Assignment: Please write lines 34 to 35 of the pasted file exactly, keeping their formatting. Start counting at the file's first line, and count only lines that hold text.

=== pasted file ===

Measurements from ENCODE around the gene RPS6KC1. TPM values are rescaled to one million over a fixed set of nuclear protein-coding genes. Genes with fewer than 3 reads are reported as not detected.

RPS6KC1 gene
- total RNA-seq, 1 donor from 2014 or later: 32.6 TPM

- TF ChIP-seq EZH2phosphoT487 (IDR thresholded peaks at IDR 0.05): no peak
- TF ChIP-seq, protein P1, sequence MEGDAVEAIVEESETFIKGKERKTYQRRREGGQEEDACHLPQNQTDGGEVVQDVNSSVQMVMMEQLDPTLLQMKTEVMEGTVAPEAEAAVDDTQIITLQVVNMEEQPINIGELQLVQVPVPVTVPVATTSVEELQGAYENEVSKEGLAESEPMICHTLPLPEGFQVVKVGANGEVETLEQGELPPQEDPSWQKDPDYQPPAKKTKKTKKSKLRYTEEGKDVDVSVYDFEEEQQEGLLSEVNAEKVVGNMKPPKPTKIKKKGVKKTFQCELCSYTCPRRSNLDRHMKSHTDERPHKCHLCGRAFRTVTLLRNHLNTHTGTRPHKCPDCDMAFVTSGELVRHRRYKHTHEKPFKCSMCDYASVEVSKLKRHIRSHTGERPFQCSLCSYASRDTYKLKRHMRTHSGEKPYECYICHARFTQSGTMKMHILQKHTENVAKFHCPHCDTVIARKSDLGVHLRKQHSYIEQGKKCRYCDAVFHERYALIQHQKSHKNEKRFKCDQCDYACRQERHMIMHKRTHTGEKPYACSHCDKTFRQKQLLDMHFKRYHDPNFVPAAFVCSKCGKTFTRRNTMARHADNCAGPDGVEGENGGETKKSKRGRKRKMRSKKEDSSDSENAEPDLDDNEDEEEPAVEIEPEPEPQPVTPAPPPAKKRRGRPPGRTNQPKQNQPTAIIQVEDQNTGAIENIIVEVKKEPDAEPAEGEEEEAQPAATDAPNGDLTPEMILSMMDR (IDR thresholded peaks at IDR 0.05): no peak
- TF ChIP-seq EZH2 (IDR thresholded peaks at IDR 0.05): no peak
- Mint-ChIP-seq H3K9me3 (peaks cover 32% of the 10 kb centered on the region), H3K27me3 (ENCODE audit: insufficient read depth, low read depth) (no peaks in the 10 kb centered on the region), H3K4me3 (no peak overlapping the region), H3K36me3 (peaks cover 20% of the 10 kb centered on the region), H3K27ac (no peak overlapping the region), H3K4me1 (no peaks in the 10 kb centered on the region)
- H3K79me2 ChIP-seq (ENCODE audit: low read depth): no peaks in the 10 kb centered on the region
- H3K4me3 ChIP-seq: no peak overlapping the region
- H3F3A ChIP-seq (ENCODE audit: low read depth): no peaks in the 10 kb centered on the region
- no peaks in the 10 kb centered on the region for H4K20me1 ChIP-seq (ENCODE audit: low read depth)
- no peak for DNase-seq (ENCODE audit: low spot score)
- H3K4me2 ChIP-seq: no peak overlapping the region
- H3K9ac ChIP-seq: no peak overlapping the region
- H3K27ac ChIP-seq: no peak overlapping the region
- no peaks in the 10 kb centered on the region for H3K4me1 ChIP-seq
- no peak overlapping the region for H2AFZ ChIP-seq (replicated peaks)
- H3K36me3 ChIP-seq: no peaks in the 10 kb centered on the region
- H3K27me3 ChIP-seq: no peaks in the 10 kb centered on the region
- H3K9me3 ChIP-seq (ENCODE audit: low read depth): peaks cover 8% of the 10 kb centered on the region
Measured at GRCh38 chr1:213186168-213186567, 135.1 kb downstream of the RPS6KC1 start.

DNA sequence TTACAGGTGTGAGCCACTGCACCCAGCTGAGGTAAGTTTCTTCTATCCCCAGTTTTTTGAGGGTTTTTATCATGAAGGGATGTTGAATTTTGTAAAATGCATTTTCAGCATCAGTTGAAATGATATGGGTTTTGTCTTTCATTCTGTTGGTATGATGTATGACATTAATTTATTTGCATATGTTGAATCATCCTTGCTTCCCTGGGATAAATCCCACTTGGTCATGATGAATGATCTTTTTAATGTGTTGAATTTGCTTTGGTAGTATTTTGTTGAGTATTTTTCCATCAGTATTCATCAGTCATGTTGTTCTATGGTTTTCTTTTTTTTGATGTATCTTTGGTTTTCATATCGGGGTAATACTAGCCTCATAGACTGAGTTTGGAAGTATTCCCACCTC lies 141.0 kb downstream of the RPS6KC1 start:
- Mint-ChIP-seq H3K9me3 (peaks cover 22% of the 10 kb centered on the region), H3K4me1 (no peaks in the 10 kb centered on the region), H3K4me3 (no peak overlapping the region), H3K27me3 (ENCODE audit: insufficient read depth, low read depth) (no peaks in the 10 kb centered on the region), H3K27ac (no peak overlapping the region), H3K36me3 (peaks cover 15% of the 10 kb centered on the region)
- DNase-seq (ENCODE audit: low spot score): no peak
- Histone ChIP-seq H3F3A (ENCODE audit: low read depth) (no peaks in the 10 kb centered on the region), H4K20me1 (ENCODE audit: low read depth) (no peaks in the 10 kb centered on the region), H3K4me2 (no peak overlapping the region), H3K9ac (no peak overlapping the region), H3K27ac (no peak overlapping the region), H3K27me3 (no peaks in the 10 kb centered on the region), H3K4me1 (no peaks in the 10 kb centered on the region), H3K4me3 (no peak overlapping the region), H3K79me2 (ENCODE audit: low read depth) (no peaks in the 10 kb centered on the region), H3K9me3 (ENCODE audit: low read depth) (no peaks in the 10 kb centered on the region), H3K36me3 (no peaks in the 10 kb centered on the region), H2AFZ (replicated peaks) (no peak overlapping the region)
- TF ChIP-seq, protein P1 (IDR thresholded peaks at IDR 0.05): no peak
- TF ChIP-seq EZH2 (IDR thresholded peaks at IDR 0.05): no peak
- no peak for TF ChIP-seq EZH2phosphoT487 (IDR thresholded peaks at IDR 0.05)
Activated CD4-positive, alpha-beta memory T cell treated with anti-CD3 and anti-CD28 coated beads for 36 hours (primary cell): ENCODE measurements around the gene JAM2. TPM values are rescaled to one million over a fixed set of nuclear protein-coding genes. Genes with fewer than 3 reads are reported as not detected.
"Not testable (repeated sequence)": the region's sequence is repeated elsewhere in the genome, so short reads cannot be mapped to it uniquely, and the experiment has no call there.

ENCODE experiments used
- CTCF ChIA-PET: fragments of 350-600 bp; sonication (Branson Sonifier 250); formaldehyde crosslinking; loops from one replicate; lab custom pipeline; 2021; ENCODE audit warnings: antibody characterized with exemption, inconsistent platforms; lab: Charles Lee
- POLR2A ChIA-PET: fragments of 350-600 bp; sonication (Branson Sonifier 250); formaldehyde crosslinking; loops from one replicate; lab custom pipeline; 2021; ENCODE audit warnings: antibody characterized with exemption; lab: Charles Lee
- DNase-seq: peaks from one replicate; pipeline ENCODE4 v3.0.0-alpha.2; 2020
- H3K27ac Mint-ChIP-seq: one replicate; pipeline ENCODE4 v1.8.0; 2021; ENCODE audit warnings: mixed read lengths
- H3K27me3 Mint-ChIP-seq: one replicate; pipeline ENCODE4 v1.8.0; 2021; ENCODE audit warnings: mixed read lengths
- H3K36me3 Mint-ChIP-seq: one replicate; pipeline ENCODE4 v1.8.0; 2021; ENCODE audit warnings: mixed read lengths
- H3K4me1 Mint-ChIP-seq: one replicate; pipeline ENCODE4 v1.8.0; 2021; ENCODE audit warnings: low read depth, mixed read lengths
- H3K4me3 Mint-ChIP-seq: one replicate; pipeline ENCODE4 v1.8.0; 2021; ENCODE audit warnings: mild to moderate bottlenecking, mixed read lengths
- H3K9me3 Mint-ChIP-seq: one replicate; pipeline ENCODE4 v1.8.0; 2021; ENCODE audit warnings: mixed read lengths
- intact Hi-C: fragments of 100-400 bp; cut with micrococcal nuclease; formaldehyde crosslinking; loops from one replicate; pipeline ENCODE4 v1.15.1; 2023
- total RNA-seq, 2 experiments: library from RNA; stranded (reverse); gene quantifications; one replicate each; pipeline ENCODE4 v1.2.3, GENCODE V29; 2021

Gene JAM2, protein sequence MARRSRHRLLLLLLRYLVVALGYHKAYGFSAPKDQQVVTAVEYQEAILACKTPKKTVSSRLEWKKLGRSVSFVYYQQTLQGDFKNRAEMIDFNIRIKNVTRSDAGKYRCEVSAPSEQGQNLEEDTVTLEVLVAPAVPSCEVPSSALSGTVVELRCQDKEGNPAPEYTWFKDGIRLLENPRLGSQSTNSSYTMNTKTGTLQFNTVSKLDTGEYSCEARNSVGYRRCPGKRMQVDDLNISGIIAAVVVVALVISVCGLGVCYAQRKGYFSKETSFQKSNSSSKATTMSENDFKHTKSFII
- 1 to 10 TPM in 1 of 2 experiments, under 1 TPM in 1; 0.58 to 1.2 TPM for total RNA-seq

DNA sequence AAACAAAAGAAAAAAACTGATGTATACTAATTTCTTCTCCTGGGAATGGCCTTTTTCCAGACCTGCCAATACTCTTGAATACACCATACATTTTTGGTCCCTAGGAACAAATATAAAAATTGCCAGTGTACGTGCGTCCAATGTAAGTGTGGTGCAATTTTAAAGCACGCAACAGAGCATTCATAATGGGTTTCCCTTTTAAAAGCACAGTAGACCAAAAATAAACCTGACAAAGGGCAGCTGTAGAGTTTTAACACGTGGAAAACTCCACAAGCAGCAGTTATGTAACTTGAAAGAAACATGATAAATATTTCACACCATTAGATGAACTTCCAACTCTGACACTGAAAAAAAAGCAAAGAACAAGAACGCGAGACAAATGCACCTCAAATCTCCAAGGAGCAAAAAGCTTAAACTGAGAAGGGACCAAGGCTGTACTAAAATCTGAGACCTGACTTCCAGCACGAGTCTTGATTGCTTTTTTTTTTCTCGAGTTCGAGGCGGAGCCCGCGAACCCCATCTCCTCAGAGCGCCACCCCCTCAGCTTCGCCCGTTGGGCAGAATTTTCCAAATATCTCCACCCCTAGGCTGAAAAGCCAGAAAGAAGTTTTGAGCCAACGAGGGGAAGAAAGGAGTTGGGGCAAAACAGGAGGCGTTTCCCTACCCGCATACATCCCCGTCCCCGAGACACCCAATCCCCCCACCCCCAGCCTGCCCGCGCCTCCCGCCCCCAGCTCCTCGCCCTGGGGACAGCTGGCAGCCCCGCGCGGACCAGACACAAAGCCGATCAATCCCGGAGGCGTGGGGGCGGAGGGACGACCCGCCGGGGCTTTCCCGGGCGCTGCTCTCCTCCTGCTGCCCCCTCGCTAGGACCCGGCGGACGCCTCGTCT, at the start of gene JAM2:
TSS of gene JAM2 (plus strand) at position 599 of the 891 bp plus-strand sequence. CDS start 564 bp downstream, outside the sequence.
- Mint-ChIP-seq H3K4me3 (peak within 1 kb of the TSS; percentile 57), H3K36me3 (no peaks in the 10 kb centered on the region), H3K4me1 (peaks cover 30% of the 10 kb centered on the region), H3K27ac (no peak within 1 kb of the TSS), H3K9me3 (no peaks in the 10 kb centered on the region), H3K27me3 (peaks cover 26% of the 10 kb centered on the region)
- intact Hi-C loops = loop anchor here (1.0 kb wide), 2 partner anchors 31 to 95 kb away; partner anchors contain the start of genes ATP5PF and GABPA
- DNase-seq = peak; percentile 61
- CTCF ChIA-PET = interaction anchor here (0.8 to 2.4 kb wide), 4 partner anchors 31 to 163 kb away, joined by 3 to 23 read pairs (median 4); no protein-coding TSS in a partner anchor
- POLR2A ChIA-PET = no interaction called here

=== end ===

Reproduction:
- DNase-seq: peaks from one replicate; pipeline ENCODE4 v3.0.0-alpha.2; 2020
- H3K27ac Mint-ChIP-seq: one replicate; pipeline ENCODE4 v1.8.0; 2021; ENCODE audit warnings: mixed read lengths